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Category Archives: L14

Deterring Ineffcient Gambling in Risk-Taking Agents

By Ryan Westphal

This paper proposes a model describing the incentive issues faced by prin-
cipals and agents when the agent has limited liability and is capable of un-
dertaking unidentifiable, inefficient risky behavior. We propose a contract
structure by which the principal deters risk by deferring payment to the
agent until she reaches an absorbing steady-state in which promised equity
alone deters inefficient behavior. The paper discusses the effect of exogenous
parameters on the tradeoffs facing the principal as well as the implications
they have on the efficient choice of contract. We also outline extensions to
the model in which the principal has access to a costly monitoring technology
to identify inefficient risk taking. The theoretical results have implications
for real-world employment contracts and practices in financial firms such as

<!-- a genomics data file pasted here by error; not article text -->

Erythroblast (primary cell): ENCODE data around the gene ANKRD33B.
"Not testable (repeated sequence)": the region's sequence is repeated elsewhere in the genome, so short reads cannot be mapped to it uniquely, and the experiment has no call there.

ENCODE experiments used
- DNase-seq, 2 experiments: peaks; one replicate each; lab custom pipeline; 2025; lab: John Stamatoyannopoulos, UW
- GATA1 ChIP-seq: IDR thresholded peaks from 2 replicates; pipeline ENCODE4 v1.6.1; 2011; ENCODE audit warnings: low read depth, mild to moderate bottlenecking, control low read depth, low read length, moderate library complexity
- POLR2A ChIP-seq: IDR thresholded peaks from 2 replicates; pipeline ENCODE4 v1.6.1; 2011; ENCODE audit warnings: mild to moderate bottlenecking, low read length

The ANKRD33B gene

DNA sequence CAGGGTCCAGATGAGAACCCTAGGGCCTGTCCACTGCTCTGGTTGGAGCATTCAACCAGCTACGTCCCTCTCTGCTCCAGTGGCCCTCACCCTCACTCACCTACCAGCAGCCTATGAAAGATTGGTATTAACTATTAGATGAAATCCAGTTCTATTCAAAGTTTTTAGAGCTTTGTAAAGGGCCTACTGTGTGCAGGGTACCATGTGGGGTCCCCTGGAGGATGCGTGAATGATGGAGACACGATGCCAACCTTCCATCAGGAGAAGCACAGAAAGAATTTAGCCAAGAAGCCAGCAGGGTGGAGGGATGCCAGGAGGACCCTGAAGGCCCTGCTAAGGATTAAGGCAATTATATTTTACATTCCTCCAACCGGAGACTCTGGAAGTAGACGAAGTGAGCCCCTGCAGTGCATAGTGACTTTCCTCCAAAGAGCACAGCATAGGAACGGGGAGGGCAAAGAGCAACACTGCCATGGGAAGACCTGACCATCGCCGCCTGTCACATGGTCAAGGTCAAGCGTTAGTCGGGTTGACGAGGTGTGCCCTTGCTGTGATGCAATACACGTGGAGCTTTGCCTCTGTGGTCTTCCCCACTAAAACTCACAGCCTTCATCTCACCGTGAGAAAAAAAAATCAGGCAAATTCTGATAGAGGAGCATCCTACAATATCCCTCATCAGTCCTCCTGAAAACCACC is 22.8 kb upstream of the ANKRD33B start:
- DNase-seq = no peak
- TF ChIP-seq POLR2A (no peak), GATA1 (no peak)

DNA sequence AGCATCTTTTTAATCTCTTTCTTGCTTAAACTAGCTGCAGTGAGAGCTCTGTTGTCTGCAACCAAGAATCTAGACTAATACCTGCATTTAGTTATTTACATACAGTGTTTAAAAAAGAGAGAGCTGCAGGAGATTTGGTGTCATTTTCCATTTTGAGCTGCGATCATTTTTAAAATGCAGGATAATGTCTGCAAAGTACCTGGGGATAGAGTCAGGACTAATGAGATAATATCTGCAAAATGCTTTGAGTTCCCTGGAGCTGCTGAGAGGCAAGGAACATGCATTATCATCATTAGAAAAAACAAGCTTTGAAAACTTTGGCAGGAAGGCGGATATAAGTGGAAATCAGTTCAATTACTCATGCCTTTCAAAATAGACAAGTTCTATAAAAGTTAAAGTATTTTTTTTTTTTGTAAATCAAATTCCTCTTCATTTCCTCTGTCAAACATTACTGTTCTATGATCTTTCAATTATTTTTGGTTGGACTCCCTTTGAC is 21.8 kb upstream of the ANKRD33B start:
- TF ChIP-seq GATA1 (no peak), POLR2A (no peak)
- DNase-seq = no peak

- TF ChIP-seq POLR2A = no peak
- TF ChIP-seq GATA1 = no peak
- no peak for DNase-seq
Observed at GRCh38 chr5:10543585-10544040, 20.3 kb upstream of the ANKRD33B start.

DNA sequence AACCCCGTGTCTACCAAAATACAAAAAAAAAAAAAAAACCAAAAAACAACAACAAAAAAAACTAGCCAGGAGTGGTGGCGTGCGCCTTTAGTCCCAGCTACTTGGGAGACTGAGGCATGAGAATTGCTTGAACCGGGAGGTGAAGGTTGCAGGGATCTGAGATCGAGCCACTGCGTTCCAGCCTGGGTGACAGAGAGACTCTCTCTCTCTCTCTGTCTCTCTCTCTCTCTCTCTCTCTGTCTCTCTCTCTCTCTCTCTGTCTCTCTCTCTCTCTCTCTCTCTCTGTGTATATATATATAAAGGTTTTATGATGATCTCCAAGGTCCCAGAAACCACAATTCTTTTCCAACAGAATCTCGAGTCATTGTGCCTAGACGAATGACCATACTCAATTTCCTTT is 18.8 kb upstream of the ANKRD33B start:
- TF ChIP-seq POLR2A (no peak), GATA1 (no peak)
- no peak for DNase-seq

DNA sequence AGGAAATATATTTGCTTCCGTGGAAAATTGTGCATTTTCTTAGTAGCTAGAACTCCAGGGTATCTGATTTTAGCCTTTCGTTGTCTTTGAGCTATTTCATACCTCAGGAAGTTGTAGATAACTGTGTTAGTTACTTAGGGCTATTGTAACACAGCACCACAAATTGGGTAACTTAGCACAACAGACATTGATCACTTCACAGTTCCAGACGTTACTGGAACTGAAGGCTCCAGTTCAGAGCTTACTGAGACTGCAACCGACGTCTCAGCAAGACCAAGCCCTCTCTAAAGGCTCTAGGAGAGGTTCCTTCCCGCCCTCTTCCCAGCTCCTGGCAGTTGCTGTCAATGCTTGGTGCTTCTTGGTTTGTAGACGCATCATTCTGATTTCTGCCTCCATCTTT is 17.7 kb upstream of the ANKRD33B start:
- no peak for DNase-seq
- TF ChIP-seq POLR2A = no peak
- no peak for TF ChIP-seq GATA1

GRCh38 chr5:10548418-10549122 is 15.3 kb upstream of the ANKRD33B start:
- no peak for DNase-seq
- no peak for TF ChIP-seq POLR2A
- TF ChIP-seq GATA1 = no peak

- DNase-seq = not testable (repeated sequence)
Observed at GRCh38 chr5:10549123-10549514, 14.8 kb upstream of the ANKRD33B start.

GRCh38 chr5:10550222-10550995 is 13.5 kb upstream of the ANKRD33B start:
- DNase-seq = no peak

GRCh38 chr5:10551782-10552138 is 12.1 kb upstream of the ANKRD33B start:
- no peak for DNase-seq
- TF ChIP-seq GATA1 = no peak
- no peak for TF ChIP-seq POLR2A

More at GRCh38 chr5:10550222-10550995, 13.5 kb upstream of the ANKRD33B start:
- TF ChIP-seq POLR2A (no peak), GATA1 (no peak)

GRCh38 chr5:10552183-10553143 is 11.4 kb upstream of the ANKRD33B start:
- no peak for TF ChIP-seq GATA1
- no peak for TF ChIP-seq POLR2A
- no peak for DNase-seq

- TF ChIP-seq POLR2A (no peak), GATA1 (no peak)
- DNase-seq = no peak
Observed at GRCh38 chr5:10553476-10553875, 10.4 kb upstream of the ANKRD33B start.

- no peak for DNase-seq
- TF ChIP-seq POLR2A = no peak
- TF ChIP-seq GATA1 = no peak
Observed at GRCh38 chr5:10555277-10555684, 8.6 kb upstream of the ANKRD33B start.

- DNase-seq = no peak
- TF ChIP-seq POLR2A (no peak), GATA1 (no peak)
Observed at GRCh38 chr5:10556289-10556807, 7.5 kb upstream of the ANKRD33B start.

investment banks and private equity funds.

view thesis

Advisor: Curtis Taylor | JEL Codes: D82, D86, G32, L14 | Tagged: Contract Theory, Moral Hazard., Optimal Contracts, Risk Management

Understanding SME Finance: Determinants of Relationship Lending

By Sean Suk Hyun

Much of the existing literature in small and medium-sized enterprise (SME) finance surveys the impact of borrower and lender characteristics on firms’ credit availability, and it has already been established that there is a link between strong firm-bank relationship and higher level of credit availability. In this paper, I focus on what determines the strength of relationship, measured by length and exclusivity. In particular, I was able to build an original metric to gauge the strength of relationship using the inverse value of the number of financial institution that a firm deals with. Using a set of regressions, I confirm the existing theories that size of the firm and type of ownership matters. Small firms and sole proprietorships tend to have longer and more exclusive relationships, which implies their reliance on relationship lending. Firm owner characteristics are shown to be somewhat important, in that it serves as proxies for a given firm’s creditworthiness.

Honors Thesis

Advisor: Grace Kim, Michelle Connolly | JEL Codes: G02, G21, G30, L14 | Tagged: Asymmetrical information, Credit Rationing, Relationship Lending, SME Finance


Undergraduate Program Assistant
Matthew Eggleston

Director of the Honors Program
Michelle P. Connolly